You won’t find many people who genuinely enjoy moving to an unfamiliar home and neighborhood. While moving can be hard on an adult, it can be especially difficult on a young child who is unable to fully grasp the confusion that can accompany such a big transition. To help make moving easier on you and your kids, we have compiled some quick tips from the best child experts in the field.

Begin by prepping your children for the move. For preschoolers and toddlers most child psychologists recommend that you tell them about the move a month before the actual date. A month will provide them with just enough time to mentally prepare for the big day, but will not cause them to think about the changes to the point that they become upset. It is also very important to remind them that while they will be moving to a new home and a new neighbourhood that everything else will still be the same. For instance, you can tell them in a calm and supportive manner that all of their favourite toys will be making the trip, and that their new bedroom will look very similar to the room that they currently sleep and play in.

You should allow them to grieve as it is hard for them to understand why they have to leave their home. For instance, the move may involve the child having to say goodbye to their friends or a beloved grandmother. The good news is most studies have found that the average child will take only 6 months to fully adapt to their new home. By making new friends and becoming familiar with their new environment children do adjust.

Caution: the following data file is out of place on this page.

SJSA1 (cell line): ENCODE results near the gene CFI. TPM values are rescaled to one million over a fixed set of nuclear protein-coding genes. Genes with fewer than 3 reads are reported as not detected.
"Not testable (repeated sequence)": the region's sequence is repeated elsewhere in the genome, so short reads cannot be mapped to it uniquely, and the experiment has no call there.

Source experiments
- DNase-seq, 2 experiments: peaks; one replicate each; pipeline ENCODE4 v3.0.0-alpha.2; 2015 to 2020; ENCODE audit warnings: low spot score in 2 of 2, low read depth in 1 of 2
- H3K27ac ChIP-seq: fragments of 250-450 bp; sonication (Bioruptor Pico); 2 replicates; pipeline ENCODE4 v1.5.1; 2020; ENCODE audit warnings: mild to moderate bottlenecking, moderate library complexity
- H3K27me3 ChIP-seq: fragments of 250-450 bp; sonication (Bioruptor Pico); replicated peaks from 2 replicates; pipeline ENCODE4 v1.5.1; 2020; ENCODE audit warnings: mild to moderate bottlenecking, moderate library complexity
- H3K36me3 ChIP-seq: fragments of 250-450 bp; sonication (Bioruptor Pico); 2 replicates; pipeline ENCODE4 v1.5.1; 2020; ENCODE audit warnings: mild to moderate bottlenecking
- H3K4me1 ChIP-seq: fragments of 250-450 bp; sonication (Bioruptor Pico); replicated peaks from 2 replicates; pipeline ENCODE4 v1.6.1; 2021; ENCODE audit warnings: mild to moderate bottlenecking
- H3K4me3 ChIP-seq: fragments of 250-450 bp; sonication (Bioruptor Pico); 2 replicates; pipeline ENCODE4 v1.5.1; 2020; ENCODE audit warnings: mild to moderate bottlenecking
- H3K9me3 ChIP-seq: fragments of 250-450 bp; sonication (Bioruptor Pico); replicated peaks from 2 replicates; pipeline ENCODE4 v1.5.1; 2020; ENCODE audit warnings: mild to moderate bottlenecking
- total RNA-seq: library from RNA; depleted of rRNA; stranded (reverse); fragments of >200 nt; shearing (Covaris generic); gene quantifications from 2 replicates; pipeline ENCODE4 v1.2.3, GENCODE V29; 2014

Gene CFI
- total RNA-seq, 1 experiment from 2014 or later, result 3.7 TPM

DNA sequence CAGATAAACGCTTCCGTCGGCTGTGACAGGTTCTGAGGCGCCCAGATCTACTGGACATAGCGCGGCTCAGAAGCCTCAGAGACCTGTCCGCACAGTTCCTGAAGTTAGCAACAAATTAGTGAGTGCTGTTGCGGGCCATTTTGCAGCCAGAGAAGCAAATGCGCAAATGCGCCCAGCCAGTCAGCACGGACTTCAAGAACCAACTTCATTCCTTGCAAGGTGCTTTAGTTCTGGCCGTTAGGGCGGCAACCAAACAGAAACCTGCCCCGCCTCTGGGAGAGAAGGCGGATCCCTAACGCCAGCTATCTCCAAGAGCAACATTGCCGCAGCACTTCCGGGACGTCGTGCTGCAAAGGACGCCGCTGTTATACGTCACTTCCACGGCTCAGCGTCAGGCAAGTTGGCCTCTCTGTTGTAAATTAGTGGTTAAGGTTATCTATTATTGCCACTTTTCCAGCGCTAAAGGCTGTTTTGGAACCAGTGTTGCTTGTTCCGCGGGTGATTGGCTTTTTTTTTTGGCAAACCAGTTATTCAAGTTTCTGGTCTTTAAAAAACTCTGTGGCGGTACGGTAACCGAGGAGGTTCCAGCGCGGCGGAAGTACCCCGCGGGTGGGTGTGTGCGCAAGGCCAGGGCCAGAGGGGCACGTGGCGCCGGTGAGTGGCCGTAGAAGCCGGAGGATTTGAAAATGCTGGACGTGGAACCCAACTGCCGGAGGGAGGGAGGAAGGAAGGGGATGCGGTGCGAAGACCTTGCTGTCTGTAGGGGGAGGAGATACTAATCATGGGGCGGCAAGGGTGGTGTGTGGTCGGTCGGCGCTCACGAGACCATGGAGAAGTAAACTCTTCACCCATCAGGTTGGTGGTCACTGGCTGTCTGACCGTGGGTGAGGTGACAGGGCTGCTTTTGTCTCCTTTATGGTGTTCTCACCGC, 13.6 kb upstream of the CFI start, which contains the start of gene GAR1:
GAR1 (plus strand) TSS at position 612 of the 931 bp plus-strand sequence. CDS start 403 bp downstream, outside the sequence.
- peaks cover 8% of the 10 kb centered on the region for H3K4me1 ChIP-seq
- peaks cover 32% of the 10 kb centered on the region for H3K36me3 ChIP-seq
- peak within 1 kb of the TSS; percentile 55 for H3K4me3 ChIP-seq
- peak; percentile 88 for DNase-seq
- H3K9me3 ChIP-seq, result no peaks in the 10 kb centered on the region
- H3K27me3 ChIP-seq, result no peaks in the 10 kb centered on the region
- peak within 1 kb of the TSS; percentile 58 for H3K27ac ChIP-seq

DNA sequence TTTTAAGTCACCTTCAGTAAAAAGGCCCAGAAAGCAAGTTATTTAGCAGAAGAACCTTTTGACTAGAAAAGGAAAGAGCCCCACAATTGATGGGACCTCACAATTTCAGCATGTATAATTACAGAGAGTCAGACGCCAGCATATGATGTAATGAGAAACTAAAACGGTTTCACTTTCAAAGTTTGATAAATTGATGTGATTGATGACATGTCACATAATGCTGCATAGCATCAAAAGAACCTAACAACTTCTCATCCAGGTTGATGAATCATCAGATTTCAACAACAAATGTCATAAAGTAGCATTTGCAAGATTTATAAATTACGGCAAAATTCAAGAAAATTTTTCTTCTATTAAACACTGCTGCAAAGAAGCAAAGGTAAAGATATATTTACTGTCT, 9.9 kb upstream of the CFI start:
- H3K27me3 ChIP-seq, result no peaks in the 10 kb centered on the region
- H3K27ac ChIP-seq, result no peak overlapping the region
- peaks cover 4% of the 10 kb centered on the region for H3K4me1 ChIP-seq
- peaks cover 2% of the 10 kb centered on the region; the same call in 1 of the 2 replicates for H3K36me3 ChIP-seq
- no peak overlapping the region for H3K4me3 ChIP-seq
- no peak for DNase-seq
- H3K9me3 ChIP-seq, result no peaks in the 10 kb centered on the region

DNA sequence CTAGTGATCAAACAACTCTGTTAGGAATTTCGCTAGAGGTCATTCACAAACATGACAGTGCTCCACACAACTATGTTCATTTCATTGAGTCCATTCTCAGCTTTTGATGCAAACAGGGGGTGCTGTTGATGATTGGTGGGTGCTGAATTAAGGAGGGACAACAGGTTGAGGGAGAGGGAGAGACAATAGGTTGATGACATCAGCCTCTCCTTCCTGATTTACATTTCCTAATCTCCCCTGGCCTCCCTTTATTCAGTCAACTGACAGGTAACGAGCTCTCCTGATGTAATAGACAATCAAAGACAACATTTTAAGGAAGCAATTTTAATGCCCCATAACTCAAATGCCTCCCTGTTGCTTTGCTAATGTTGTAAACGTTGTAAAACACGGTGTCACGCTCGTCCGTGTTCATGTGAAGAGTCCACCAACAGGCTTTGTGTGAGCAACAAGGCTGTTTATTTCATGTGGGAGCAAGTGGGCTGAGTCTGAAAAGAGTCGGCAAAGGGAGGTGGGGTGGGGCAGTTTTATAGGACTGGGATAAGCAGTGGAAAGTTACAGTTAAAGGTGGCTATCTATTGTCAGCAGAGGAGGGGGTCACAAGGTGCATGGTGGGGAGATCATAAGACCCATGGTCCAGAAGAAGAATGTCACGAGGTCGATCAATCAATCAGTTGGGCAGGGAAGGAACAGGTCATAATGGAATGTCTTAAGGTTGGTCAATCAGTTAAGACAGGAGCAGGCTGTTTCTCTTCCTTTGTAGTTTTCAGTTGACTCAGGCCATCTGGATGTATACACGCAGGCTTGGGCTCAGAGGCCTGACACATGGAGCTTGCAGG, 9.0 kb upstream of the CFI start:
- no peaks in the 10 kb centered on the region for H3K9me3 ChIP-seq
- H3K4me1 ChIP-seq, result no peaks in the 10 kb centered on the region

Sticking to the schedule that you’ve helped develop for them is also crucial. If there are certain routines that your child has become accustomed to, such as TGIF nights, or dinner at 6:00 pm with their family, then you should stick to those tried-and-true routines to help them make the transition. Something as simple as a favourite toy, the familiar set up of the bedroom can help them sleep soundly in their new bedroom.

In addition, if you have older children, then providing them with a sense of independence and participating can help make the transition that much easier. That is, allow them to partake in the decision making process of certain things, such as where certain items go, or what type of wallpaper they should have in their new bedroom.

Finally, you should take them around the new neighbourhood to try and meet new friends and to get a feel of their new home. Most experts agree that younger children select their friends based on geographical proximity while older children select their friends based on similar values and interests. Joining a local club or throwing a housewarming party can allow both you and your children to make some new friends.

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